Building Green Skills and Closing the Knowledge Gap

Building Green Skills and Closing the Knowledge Gap

DP World |

COP28 Session Recap

How do we develop the skills and knowledge we need to tackle climate change and support the green economy?

Growing ‘eco-anxiety’ among the world’s youth is a documented phenomenon – finding work and building skills within the green economy is one key way of helping build eco-optimism instead.

Speakers at COP28 attempted to answer the question of how we can build the capacity and skills for youth to develop a successful green career at a panel session on 4 December.

Investing in skills building now, in preparation for job opportunities in the future, was identified as one of the first steps. This means properly understanding what skills will be needed in future and building a competence-based curriculum at schools and universities.

However, it is not just about the future jobs market – panellists spoke of difficulty finding people with the right skillsets to fill positions available now. Hands-on experience in the energy transition was one example given.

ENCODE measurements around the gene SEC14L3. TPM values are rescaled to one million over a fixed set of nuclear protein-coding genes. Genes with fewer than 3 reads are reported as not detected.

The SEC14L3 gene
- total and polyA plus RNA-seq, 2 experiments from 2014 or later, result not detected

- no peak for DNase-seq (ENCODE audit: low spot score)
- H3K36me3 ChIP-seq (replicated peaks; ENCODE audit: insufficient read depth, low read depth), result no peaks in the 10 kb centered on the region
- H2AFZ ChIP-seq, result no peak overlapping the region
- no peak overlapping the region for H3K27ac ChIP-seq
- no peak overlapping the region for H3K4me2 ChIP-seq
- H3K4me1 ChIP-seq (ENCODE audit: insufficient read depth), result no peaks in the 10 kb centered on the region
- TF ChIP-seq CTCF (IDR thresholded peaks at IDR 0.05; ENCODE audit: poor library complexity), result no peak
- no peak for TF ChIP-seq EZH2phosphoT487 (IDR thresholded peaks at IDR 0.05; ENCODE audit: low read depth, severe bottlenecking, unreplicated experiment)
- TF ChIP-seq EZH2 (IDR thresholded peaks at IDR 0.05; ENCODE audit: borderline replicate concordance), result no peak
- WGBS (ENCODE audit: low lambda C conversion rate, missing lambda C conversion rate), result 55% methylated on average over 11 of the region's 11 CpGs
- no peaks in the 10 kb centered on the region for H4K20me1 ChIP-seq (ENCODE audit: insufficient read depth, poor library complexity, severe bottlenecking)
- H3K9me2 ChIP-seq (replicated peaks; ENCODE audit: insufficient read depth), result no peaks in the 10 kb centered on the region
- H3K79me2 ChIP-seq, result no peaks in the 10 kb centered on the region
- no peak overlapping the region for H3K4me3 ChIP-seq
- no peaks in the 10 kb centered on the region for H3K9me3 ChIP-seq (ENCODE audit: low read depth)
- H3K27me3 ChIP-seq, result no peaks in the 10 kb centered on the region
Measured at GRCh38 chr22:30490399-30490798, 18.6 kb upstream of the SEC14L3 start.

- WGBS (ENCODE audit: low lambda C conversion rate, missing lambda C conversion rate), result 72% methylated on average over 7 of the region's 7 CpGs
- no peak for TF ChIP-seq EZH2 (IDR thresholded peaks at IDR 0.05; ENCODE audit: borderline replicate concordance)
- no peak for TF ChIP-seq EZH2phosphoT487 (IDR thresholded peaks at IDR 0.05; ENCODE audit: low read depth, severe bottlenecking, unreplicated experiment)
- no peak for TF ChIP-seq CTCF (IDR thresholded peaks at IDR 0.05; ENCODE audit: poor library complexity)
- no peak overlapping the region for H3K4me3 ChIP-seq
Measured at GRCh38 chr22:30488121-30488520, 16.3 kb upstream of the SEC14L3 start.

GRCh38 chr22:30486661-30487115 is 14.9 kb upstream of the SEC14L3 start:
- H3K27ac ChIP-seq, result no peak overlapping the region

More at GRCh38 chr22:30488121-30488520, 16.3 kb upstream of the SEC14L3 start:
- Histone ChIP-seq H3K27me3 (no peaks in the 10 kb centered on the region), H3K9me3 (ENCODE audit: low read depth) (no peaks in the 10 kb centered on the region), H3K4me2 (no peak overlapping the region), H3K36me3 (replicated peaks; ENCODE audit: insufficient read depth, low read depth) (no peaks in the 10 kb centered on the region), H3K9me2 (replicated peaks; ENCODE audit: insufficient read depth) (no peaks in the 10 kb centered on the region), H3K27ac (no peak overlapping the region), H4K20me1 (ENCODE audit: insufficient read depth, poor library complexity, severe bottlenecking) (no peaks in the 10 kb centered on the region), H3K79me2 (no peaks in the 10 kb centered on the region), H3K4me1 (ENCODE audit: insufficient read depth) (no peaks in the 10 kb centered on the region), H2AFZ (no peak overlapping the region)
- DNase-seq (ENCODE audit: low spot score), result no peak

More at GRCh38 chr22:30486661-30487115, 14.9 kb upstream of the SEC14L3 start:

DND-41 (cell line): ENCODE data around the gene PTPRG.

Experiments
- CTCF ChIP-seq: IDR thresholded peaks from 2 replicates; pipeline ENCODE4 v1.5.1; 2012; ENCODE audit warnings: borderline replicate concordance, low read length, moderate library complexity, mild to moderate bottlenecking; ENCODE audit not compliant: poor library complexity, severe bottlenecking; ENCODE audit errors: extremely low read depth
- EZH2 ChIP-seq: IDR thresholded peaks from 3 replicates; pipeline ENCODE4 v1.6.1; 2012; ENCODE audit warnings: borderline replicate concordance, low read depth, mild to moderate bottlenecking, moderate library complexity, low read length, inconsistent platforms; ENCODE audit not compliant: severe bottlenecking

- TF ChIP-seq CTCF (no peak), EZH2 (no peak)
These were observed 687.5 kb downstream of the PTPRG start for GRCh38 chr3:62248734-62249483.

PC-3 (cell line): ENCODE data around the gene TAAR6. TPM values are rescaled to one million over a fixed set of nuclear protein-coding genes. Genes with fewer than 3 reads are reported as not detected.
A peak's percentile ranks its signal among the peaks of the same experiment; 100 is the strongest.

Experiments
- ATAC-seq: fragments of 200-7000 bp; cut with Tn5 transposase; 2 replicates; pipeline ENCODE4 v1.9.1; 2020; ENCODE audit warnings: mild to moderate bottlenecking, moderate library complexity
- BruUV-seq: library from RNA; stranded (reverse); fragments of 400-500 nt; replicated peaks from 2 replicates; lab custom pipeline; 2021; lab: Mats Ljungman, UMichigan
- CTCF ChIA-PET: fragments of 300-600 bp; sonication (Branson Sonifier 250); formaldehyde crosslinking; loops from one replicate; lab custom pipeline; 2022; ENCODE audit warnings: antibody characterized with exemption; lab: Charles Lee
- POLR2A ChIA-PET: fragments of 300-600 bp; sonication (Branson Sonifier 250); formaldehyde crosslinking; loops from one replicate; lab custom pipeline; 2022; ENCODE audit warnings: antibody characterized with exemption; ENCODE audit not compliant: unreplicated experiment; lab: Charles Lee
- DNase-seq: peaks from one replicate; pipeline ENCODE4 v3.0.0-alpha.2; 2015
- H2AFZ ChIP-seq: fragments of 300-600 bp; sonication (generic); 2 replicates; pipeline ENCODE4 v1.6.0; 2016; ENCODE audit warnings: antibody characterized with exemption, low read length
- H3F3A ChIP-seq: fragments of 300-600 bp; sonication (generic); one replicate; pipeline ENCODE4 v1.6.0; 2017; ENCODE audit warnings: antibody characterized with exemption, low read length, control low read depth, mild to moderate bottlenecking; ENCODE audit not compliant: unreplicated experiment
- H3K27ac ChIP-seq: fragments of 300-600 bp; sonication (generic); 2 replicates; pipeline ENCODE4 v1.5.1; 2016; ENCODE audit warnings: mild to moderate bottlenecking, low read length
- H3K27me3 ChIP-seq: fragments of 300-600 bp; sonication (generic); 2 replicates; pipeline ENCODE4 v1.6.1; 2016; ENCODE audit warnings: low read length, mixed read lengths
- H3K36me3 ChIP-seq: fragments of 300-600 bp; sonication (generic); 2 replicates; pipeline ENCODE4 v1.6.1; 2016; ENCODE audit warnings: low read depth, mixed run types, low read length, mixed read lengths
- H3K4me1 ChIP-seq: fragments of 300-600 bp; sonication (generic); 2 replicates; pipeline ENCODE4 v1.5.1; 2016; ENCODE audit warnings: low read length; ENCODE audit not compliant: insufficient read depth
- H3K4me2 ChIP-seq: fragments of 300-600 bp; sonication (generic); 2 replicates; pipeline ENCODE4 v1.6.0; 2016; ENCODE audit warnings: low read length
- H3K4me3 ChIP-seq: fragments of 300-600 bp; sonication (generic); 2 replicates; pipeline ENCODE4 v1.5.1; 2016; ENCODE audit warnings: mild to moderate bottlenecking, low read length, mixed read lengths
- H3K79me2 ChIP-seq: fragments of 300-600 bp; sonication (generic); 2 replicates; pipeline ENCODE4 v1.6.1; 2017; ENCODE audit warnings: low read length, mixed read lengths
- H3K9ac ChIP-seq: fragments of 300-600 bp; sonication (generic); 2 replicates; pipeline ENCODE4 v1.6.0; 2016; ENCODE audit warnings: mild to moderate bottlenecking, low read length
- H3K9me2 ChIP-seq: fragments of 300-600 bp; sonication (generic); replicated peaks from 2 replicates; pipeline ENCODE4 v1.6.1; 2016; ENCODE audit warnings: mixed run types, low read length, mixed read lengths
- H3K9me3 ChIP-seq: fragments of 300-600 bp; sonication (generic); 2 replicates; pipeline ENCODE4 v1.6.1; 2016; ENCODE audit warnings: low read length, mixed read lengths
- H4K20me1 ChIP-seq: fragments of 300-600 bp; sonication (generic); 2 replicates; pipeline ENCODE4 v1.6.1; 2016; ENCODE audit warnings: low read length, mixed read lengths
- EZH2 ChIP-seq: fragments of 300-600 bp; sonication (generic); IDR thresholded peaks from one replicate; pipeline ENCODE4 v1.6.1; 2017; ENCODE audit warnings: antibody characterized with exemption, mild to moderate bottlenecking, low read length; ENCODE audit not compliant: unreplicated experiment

The problem is these opportunities remain inaccessible for many, and not all companies have the resources to be able to offer the training to build the workforce they need.

Governments have a responsibility to help build up workforces and help prioritise the sectors where jobs will be needed in future.

At DP World, we believe that by reimagining how the next generation learns at the early stages, we can make a sustainable existence a way of life.

That is why we have created an education strategy that focuses on three key areas. One of those areas is Skills of the Future, where we create opportunities for students to apply their skills through work experience, internships and career workshops.

Ocean climate solutions

In a separate session on Monday, panellists discussed climate mitigation, adaptation and capacity building as it relates to the ocean.

The ocean is considered to present a huge opportunity to help tackle the climate change challenge. However, a significant knowledge gap exists which is preventing the ocean from being properly considered in climate change plans.

Science is very much at the heart of identifying the solutions, as well as establishing whether they are scalable and practical, the panel highlighted.

Partnerships and a ‘whole of society’ approach are also needed. A focus on breaking down silos and building collaboration between the public and private sectors is part of this.

Decarbonising ocean transport is a large part of ensuring an equitable and sustainable ocean ecosystem and economy. This relies on systems transformation and bringing together factors including policy, technology, finance, and demand.

At DP World, we recognise that the ocean is vital to our business and an important economic driver. We are focused on blue carbon initiatives, including the planting of mangroves.

Additionally, we continue to support ocean health and communities around the world with our partners, such as the UN Global Compact and Blue Marine Foundation.